Jones Lang LaSalle is not responsible for loss of tenants' personal property. Personal items should be locked in a secure area at night or whenever an employee is away from his/her desk.
The following is a list of general office security suggestions, which are offered to you as an aid in establishing your internal security procedures:
- Keep corridor doors closed. Receptionist and other personnel nearest your corridor doors should be alert for unauthorized visitors. Make sure that the corridor door is closed and locked when leaving at night. When there is no one in the office, do not leave the door unlocked. Restrict office keys to those who actually need them.
- Keep complete, up-to-date records of the distribution of all office keys
- Handbags, coats, and other articles of value should not be left unguarded in reception areas, even for a few minutes. Portable articles, when left on desks or in open drawers, or even in unlocked drawers are easy for the expert thief.
- If your firm plans to close for a special holiday or plans an early closing on a particular day, notify the post office to discontinue deliveries. Delivered items outside the door are a sure sign that premises are unoccupied.
- Special care should be taken during the times best suited for pilferage (30 minutes just after opening, at lunch hours and before closing).
- Notify the security desk, when loiterers are observed in corridors or washrooms. Report all peddlers and canvassers immediately.
- Serial numbers of major office equipment should be recorded to aid police in recovering property in the event of loss or theft. All portable computers and vital office equipment should be kept in locked storage overnight.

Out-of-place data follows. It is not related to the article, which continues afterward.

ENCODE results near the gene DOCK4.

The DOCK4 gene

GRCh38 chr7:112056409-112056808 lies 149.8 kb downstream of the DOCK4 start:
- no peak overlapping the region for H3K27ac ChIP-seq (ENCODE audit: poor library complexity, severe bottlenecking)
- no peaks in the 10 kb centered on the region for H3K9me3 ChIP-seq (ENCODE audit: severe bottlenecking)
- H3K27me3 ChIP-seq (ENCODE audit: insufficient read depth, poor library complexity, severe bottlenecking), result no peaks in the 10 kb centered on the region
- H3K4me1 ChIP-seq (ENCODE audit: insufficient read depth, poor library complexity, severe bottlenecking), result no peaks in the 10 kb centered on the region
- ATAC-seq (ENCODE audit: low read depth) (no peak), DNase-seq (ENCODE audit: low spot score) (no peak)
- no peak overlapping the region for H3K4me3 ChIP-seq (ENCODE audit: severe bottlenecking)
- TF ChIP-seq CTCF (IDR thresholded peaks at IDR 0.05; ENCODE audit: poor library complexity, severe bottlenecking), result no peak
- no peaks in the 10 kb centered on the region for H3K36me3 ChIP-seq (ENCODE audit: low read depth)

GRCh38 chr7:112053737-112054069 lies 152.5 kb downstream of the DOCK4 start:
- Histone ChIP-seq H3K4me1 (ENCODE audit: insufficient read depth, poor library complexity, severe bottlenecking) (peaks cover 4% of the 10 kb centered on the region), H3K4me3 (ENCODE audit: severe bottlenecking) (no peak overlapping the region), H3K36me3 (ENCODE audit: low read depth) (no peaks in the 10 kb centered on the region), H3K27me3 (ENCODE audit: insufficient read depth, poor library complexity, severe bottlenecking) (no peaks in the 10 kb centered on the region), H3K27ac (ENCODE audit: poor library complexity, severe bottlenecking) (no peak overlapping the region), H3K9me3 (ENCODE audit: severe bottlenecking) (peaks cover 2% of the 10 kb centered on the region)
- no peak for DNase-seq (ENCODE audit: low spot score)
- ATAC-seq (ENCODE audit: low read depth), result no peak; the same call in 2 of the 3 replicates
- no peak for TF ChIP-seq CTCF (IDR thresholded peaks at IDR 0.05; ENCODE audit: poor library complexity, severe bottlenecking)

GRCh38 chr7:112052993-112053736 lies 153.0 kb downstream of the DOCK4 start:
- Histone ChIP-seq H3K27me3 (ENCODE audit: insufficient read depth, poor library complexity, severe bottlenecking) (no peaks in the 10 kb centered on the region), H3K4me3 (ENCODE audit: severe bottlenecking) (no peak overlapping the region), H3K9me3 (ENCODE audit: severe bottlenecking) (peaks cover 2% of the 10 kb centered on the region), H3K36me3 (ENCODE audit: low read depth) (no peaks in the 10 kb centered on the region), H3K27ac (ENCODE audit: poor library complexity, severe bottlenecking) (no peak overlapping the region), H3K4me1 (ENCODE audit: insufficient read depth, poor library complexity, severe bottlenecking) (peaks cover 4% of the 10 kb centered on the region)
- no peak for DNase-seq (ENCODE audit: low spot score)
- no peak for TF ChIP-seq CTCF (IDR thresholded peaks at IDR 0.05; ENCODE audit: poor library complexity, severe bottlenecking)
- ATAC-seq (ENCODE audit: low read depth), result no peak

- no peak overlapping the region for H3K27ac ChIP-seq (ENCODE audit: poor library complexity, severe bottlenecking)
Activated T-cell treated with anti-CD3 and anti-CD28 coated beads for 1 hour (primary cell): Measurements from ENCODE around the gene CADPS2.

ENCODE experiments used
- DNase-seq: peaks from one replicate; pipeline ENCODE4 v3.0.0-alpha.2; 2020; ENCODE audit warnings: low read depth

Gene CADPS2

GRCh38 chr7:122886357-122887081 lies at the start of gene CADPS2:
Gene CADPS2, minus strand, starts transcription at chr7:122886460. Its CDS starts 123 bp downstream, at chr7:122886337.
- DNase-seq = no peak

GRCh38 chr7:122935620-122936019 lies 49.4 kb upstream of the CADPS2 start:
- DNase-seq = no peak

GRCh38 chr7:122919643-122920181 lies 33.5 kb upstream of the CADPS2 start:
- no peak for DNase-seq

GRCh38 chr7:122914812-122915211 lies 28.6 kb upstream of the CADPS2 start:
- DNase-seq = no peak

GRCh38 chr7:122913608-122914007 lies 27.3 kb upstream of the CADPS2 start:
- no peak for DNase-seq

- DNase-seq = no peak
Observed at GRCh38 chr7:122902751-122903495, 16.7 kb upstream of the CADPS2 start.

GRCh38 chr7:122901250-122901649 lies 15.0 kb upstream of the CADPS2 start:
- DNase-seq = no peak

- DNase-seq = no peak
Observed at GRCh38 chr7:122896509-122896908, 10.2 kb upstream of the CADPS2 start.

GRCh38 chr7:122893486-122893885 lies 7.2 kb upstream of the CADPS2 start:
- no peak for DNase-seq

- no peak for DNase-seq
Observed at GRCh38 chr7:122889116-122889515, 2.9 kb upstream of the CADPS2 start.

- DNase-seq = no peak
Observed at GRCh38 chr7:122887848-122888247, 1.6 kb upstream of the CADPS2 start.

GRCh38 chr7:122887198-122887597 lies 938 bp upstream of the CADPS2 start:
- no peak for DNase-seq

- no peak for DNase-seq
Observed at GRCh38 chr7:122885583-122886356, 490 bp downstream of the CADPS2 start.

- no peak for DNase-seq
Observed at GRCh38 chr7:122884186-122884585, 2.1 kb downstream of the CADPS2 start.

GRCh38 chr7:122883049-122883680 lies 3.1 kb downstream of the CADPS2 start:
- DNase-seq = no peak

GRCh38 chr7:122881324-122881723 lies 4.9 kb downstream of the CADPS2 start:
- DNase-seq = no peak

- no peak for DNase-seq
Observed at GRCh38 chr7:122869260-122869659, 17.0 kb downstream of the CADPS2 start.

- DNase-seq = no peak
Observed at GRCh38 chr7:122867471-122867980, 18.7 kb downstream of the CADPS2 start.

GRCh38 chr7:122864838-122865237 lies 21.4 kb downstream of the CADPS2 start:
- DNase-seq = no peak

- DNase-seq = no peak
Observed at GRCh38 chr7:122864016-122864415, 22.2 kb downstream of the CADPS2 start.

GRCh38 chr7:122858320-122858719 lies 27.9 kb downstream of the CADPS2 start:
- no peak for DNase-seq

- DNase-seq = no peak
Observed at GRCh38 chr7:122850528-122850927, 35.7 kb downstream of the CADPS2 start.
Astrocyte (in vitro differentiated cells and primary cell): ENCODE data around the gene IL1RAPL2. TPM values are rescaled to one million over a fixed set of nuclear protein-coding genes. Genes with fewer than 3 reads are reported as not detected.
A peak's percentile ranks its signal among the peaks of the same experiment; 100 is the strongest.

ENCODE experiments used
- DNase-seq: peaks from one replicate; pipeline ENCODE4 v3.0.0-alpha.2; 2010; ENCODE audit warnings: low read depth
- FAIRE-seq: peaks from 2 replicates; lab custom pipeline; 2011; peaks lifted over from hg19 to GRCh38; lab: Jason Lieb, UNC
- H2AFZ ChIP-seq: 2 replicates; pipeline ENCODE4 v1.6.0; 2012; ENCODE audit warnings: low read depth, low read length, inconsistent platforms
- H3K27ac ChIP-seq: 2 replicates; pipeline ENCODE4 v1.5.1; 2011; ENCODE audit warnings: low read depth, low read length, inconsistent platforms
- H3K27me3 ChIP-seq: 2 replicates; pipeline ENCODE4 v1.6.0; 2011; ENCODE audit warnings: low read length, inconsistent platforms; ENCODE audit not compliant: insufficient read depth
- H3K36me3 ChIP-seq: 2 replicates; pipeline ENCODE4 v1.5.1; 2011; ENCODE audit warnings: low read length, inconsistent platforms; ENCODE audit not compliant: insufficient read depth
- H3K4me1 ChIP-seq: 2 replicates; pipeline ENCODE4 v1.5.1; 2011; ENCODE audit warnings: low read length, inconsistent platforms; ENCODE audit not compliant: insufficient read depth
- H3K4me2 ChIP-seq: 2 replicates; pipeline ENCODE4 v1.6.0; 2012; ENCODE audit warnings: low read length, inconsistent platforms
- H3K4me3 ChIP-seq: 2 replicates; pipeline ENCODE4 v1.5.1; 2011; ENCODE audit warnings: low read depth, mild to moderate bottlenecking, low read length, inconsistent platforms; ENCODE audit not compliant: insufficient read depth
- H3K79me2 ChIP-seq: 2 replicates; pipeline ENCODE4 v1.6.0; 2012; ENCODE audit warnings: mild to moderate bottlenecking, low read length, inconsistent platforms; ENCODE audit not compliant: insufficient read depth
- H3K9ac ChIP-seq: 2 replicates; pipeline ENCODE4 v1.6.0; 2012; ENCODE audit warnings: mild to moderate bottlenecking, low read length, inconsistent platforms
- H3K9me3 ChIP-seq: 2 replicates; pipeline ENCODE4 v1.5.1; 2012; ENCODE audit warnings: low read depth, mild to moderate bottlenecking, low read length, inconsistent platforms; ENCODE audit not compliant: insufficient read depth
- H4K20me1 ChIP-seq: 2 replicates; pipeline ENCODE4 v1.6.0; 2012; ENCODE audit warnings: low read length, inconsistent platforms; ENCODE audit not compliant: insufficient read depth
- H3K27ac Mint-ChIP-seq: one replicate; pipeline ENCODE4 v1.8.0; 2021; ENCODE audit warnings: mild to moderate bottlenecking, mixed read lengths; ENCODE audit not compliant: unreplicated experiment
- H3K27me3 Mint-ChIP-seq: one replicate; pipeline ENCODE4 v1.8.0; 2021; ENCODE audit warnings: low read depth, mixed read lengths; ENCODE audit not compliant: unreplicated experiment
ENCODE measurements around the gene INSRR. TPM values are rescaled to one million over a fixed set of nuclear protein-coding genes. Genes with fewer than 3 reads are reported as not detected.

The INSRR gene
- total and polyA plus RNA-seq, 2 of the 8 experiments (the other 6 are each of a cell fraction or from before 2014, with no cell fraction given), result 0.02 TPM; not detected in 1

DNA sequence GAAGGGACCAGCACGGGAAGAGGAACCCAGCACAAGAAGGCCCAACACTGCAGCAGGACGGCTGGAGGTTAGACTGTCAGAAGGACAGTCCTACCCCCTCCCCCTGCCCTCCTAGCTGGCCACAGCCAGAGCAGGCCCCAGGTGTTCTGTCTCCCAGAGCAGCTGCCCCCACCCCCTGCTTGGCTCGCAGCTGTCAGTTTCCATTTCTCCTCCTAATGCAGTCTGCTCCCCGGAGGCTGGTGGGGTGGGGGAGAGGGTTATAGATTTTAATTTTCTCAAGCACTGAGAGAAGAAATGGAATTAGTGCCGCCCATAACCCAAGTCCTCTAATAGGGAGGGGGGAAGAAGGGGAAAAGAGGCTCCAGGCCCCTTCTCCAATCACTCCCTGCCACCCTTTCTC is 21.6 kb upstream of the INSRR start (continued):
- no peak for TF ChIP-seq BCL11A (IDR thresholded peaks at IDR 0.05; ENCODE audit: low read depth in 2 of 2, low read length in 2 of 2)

- Establish uniform procedures for collecting keys prior to the termination of employees.
- Establish a rule that keys must never be left unguarded on desks or cabinets.
- Require that filing cabinet keys be removed from locks and placed in a secure location after opening cabinets.
- Prevent unauthorized personnel from reporting a lost key and receiving a replacement.
- Ensure that a responsible person is in charge of issuing all keys.
- Store keys systematically in a secured wall cabinet of either your own design or one that conforms to a commercial key control system.
- Insist on identification from repairmen who come to work in your office.
- Clear all desks of important papers.
- When working alone in the office at night, lock the front door to prevent anyone else from entering.
- Keep the police, fire department, and building security telephone numbers posted.
- Double check to see that all doors are securely locked before you leave.